SharePoint.Performance: Optimizing Web Parts
With the release of Sonar, developers now have the ability to analyze the performance characteristics of custom-built web parts. The next obvious step is to optimize that web part code to make it as efficient and performant as possible. Here are my top five tips for improving web part performance (feel free to add your suggestions to the comments):
Take Out the Garbage
One of the most common mistakes that new SharePoint developers make is failing to properly dispose of the objects they create. This is especially true of SPSite and SPWeb objects, mostly due to the fact that these are used everywhere and it’s all too easy to initiate them then forget they are there. The trouble with such objects is that they are almost completely invisible to ASP.NET’s trusty garbage collector. This recycle-happy process is quite good at showing up on time and getting rid of messy memory fragments lying around but it can’t toss out what it doesn’t see. Each of those SPSite and SPWeb objects lurking in the shadows consumes several megabytes of memory; get a few hundred of them loitering about and your application pools will have a real vagrant problem. To ease the strain, be sure to call the Dispose() method on all persisted objects or, better yet, wrap them in Using(…) statements and let the framework do your dirty work for you.
Get Out of the Loop
SharePoint has a pretty robust drivetrain, capable of hauling hundreds of thousands – even millions – of list items over hill and dale without breaking much of a sweat. But slap a foreach loop on a list with a few thousand items in it and watch all that well-oiled machinery sputter to a crawl. Iterating through large lists using an indexer is like pouring sand in your gas tank – it’s hard to get anywhere running on sludge. The simple fact is that lists weren’t designed to withstand this kind of abuse. All those announcements, issues, discussions, contacts, tasks and what not scattered about that big corporate intranet are stored in a single SQL table being accessed continually by a whole bunch of built-in procedures. Looping through all those items just to find the few you are looking for has to contend with every other read/write operation in the pipeline. Instead, use CAML queries or web services to retrieve a collection of just the items you want and leave the rest alone. Don’t get drawn in by all those shiny indexing examples in the SDK; they may look good but you’re going to pay a steep price at the pump.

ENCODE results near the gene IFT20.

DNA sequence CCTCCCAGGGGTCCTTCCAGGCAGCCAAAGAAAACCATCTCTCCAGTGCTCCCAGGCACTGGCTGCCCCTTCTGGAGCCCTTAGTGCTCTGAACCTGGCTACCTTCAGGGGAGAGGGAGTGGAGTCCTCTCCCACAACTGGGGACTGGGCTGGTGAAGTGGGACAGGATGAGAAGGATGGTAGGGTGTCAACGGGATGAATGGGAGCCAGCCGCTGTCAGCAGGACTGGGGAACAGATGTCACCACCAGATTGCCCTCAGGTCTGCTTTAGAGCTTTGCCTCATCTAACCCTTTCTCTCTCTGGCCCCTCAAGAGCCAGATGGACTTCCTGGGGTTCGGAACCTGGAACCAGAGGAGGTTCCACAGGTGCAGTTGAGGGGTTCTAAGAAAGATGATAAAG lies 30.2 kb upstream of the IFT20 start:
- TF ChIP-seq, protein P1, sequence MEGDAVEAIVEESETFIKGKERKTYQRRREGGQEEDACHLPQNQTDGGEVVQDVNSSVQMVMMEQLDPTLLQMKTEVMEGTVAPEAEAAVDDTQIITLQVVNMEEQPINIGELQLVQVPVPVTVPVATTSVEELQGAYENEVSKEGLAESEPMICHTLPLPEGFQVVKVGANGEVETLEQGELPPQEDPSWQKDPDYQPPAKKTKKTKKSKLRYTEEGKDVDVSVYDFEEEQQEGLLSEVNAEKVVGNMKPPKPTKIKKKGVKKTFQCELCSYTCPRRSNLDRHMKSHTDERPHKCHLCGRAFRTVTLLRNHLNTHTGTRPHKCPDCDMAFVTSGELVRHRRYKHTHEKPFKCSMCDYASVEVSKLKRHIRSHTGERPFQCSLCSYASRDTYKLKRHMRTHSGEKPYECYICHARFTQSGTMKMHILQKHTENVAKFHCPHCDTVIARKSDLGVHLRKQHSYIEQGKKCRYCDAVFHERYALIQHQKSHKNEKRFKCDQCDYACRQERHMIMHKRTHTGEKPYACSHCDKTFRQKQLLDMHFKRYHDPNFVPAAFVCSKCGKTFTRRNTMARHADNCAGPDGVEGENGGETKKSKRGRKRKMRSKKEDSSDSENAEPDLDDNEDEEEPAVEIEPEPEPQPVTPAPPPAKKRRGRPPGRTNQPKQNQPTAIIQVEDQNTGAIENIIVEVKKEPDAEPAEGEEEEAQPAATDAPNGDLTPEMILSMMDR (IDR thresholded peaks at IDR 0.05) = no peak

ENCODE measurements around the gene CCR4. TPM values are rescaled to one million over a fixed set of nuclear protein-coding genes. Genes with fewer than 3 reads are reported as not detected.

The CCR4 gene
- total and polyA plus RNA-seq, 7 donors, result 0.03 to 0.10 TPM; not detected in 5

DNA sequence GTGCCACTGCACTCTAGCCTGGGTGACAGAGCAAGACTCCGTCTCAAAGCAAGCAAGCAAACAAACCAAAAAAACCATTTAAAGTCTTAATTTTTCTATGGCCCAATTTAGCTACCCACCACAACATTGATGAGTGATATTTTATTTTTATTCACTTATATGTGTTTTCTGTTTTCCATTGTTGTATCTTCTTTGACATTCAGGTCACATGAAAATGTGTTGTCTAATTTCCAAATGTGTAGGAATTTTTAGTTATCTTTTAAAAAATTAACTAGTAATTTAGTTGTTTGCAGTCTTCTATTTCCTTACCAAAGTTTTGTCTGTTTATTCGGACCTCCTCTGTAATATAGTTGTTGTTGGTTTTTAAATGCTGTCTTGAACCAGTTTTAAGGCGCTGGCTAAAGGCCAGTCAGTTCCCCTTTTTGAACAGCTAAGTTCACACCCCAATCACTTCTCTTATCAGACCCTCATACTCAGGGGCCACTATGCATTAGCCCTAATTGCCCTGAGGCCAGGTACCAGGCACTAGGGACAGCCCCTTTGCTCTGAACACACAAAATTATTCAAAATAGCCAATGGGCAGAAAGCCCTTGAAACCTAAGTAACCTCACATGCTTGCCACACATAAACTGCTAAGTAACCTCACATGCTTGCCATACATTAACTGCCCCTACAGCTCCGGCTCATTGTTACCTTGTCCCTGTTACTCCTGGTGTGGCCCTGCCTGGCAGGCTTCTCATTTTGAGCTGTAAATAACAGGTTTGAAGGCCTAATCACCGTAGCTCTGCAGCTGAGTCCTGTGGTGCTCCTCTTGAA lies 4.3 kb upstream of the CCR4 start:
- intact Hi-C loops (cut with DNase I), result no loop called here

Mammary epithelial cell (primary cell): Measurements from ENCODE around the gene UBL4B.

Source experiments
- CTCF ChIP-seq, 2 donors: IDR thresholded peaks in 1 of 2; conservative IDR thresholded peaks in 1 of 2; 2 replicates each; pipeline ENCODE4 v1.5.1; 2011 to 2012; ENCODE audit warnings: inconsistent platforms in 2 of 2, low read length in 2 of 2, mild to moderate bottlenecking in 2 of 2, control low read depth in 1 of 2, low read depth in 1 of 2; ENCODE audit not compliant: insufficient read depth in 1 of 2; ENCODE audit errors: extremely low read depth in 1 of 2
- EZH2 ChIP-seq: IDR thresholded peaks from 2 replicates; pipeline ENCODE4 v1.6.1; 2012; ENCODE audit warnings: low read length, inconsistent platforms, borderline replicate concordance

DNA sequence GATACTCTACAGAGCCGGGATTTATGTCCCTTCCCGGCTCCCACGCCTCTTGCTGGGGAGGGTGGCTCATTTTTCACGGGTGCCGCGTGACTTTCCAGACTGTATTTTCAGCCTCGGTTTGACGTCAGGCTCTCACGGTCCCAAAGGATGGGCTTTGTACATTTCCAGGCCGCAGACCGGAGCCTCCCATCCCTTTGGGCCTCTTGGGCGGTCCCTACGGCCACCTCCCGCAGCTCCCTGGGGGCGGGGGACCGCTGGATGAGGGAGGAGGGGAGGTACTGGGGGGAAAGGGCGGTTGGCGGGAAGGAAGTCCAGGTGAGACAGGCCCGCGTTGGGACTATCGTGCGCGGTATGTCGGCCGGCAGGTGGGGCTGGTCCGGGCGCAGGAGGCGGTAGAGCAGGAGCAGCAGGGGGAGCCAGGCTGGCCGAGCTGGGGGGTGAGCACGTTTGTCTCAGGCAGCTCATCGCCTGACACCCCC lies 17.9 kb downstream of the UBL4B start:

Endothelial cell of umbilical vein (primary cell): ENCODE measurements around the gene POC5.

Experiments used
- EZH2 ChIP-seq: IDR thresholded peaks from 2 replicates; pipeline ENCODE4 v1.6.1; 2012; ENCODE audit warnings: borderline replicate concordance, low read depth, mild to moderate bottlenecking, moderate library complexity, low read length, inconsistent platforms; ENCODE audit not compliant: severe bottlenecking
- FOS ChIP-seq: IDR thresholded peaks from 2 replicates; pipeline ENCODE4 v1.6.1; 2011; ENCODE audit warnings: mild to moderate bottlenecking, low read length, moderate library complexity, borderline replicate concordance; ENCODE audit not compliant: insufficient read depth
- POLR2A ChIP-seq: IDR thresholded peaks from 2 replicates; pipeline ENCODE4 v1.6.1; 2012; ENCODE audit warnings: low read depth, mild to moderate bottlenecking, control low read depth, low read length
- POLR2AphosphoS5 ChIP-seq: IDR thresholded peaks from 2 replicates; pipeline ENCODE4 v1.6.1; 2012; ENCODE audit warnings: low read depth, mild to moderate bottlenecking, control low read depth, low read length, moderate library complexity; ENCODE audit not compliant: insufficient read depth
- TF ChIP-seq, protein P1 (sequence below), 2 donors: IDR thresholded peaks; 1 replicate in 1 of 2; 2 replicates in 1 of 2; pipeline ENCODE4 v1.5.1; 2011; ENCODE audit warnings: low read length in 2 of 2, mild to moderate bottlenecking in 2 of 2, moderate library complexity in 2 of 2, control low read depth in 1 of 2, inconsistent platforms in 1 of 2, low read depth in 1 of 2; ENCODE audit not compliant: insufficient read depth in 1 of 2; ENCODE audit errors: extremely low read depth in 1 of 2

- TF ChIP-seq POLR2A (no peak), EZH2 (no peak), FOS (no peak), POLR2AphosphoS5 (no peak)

Make a List, Check it Once
While it may be OK for Jolly ol’ Saint Nick to be making lists willy nilly and checking them all twice, we SharePointers need to keep our data traffic down to a minimum. This means making as few calls to list objects as possible. Every time a list object’s items are accessed it requires a round trip to the database, adding unnecessary overhead and latency to the equation. Instead of retrieving list items using an index value, such as SPList.Items[i], first get the collection of list items (SPListItemCollection items = SPList.Items;) then retrieve an item out of that collection (items or items["Title"]). This isolates the request to an in-memory object and prevents SharePoint from having to make successive call to the database, which has much more important things to do than hang around waiting for someone’s custom code to nag at it over and over again. That’s just bad manners.
Pimp Your (Over)Ride
One Web to Rule Them All
For reasons that defy biology, SPWeb objects seem to reproduce in code faster than rabbits in springtime. How many times have you been strolling down a bright sunny Region and run smack dab into SPWeb after SPWeb, all chewing happily away on the same list? Pause for a few seconds to shoo them away and when you turn around five more pop up. Trouble is, SPWeb (as mentioned earlier) is no happy-go-lucky Easter Bunny – that little hopalong can chew up a whole bunch of w3wp’s in nothing flat. So what to do? Well, start by invoking SPWeb objects only when the context changes (i.e. accessing lists in two different site collections). Then start passing those objects around instead of invoking new ones every time. Finally, if all the code being executed is confined to the web the user is currently browsing, use SPContext.Current.Web instead of creating a new SPWeb object from scratch. And for heaven’s sake, don’t let those SPWebs get too close to each other in the same method – you’ll be chasing those little rascals down until next winter.
Happy SharePointing (or Easter if you’re going to get all traditional on me)!